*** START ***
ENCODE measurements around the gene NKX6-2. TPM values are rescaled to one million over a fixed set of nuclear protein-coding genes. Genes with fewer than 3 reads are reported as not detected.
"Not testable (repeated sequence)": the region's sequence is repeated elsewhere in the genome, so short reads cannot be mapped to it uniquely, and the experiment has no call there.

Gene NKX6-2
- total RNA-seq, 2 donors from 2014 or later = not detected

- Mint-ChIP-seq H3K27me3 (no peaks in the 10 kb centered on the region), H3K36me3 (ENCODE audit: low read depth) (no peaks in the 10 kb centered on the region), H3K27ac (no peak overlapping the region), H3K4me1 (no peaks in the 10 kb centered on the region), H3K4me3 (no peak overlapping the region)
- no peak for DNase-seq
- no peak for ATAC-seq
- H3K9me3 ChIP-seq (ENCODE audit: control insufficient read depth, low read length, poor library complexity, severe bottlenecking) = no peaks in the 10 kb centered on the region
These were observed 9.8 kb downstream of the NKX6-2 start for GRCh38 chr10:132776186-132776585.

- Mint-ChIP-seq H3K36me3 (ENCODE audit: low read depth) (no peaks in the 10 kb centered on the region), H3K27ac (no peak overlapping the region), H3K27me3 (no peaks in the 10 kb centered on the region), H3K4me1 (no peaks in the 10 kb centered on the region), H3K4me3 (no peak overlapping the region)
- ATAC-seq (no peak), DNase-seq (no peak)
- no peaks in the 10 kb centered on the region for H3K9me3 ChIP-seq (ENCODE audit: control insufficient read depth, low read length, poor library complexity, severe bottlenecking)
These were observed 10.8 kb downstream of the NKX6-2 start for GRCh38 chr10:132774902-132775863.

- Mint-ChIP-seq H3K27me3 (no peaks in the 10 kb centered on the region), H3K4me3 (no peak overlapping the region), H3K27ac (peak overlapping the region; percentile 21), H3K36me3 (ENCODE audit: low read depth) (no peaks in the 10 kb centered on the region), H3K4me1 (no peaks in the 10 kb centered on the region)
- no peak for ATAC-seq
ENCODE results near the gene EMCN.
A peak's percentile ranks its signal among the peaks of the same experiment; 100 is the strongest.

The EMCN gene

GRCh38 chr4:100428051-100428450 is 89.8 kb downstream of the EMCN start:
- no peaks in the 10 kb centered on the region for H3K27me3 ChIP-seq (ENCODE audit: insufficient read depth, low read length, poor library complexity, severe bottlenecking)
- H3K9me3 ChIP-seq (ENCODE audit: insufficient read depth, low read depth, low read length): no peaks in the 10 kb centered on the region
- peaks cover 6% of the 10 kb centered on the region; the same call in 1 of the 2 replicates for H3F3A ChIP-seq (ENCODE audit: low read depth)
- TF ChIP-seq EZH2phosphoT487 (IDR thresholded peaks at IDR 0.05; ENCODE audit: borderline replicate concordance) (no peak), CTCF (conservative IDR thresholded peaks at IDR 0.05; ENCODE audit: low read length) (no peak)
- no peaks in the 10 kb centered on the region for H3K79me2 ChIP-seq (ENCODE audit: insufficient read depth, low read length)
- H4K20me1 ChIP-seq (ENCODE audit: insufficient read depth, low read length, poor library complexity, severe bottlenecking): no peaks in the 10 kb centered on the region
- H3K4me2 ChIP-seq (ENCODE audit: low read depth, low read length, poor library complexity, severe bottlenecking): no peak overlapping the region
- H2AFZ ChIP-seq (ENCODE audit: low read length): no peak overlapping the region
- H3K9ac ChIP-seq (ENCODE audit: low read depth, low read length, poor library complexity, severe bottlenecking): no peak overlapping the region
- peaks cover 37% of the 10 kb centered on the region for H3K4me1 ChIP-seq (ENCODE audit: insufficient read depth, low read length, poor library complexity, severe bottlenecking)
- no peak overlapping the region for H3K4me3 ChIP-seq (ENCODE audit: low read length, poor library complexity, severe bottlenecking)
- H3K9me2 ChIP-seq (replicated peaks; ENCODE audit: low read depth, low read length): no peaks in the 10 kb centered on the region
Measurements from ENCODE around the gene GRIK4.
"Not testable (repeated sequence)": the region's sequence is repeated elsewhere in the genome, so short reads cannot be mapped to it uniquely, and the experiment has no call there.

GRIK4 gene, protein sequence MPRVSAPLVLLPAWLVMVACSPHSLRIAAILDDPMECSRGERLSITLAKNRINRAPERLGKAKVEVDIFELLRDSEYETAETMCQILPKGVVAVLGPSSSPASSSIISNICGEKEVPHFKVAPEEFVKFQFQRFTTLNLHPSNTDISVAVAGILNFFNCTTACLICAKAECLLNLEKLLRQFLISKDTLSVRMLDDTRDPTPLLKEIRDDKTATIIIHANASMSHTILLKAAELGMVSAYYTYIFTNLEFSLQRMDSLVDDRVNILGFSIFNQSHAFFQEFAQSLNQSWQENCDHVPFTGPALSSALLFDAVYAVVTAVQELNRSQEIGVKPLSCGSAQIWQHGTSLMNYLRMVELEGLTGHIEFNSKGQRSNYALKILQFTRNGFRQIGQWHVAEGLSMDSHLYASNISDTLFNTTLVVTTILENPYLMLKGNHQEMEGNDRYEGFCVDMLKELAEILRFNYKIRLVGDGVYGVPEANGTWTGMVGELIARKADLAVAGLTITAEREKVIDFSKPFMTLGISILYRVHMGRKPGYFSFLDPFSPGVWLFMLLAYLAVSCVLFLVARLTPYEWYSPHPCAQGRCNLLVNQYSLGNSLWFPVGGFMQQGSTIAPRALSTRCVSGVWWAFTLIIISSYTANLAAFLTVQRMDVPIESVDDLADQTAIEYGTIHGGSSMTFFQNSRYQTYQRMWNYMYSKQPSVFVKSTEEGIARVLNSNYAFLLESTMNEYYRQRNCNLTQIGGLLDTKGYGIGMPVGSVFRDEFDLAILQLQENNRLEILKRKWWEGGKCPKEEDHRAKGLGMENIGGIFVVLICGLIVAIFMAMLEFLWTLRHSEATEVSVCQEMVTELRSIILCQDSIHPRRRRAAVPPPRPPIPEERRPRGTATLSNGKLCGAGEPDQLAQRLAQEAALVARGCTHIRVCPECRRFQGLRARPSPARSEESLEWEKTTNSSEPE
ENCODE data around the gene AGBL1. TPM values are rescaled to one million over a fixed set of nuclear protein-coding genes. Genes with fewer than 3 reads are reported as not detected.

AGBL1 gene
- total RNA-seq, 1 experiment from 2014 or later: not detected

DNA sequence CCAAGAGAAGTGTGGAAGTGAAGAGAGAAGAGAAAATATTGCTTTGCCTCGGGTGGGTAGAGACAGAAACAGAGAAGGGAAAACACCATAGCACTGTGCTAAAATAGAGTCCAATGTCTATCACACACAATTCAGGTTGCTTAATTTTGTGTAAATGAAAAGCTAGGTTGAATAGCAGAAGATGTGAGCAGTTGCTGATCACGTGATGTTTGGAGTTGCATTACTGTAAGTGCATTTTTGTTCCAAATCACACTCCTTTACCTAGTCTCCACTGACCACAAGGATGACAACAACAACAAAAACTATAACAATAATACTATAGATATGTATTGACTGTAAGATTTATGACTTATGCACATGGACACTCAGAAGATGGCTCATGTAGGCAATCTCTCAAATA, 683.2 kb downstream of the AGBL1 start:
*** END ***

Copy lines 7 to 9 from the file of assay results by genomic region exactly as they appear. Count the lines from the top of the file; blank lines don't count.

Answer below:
- no peak for ATAC-seq
- H3K9me3 ChIP-seq (ENCODE audit: control insufficient read depth, low read length, poor library complexity, severe bottlenecking) = no peaks in the 10 kb centered on the region
These were observed 9.8 kb downstream of the NKX6-2 start for GRCh38 chr10:132776186-132776585.